Medical Device Tax Repeal – July 24, 2018
This past July, the House voted to repeal the excise tax on medical devices, a tax that had impacted the industry directly for three years after its implementation in 2013 and left an uncertainty overhanging thereafter.
The 2.3 percent tax on sales of medical devices was instated to help cover the costs associated with the Affordable Care Act; a deflection tactic to avoid adding to the deficit. To avoid passing the cost down to the consumer, medical device companies took the hit on devices and supplies such as pacemakers, dental instruments and artificial joints. It did not apply to public consumption of medical necessities like wheelchairs, hearing aids or contact lenses.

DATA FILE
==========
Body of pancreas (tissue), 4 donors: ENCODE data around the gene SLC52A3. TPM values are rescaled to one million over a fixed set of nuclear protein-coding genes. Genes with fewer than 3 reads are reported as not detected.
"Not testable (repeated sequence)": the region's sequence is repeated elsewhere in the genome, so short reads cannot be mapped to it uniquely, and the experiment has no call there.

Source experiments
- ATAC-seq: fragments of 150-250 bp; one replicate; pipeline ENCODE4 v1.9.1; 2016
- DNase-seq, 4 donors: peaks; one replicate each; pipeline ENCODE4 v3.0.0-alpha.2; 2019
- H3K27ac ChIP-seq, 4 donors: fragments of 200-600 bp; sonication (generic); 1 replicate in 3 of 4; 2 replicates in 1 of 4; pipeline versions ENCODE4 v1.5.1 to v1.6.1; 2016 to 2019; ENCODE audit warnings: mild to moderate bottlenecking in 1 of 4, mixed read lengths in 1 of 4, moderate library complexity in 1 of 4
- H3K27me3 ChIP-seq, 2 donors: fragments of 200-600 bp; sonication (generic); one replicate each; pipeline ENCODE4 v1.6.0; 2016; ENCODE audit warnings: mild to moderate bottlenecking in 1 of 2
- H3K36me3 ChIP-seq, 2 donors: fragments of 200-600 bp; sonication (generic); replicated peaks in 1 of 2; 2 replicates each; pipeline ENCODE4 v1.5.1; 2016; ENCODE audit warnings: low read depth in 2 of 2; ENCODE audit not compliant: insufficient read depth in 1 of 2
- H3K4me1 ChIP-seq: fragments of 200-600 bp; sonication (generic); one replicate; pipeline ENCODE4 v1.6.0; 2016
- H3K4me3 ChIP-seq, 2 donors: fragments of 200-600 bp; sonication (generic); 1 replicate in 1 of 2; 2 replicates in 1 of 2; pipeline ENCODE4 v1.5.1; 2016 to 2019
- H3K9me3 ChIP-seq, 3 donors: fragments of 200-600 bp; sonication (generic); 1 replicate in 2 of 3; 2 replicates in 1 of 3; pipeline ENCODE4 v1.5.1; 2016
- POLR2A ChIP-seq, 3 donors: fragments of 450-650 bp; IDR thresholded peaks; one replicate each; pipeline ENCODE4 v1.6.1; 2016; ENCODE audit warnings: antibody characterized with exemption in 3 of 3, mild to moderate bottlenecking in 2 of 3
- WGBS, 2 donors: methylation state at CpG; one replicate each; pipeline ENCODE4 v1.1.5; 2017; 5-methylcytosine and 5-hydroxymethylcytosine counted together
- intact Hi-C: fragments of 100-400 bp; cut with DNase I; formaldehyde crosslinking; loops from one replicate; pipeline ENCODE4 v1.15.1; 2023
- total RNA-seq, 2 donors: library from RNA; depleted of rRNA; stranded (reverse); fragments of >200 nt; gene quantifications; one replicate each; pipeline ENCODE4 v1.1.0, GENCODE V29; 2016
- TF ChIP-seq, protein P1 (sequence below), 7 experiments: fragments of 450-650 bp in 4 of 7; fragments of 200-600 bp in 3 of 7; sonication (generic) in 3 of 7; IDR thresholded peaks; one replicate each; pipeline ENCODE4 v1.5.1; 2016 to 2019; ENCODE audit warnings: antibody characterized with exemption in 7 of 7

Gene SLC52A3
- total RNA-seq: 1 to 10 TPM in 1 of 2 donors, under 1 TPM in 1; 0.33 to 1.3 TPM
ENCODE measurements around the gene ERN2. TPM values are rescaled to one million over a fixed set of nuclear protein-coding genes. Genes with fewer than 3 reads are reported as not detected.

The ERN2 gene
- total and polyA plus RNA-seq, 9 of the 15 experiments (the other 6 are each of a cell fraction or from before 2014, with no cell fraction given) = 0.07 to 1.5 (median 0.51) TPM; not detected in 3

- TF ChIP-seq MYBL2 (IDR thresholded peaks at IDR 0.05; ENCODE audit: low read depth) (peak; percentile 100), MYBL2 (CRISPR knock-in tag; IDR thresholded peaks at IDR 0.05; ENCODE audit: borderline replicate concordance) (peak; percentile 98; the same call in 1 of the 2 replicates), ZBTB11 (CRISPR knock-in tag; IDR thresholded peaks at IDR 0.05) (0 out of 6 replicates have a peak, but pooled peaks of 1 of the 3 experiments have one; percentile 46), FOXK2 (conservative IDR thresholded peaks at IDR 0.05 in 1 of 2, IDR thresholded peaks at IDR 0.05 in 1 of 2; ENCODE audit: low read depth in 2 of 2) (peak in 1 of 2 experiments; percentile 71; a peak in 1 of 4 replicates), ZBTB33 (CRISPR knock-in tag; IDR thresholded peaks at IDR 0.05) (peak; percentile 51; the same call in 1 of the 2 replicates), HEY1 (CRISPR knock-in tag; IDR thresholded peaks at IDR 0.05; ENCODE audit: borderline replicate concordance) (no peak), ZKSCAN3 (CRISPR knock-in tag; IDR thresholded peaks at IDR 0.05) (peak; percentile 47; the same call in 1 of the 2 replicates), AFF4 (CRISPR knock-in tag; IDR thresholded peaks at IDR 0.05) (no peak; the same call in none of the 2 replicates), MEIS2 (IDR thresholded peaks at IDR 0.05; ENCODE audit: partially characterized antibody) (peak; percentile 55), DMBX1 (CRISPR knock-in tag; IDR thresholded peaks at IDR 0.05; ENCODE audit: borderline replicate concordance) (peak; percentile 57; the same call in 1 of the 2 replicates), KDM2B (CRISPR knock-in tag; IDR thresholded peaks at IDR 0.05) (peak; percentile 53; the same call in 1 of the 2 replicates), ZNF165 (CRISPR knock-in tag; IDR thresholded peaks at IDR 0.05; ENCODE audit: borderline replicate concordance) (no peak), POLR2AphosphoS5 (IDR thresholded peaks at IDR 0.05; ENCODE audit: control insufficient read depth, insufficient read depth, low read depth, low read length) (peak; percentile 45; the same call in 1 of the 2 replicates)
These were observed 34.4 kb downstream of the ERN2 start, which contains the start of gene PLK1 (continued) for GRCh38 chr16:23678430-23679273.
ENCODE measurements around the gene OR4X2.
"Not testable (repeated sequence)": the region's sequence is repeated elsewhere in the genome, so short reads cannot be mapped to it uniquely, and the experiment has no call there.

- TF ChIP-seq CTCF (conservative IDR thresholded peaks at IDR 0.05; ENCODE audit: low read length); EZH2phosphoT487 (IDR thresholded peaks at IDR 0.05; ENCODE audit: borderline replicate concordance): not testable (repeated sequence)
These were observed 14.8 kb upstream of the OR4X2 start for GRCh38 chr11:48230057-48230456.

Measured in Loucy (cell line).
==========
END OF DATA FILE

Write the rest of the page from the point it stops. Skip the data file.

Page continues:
While no one in the industry was thrilled about the tax upfront, the impact was greater on some device makers more so than others. Larger companies were able to plan more efficiently, but small, newer innovators were sharply impacted with direct costs eating away at cashflow and funding. In December of 2015, the industry got a reprieve from the tax, with a two-year break, extending the break another two years down the road in January of 2017. Albeit good news, this left uncertainty for the long haul if the tax were to come back, hindering growth, innovation and investors alike nationwide. An end to the tax was finalized on July 24 this year.
The headline came with a sigh of relief and a breath of fresh air to medical device companies. There is no more financial obligation to the tax and uncertainty of how its return could impact the development of their business. Breathe medical device companies. Expand, grow, invest, and innovate!
If this recent outcome has changed your hiring process, reach out to us to learn more strategies to overcome this new change.
Tyler Cook, Business Development
3 years in Business Development in the Staffing Industry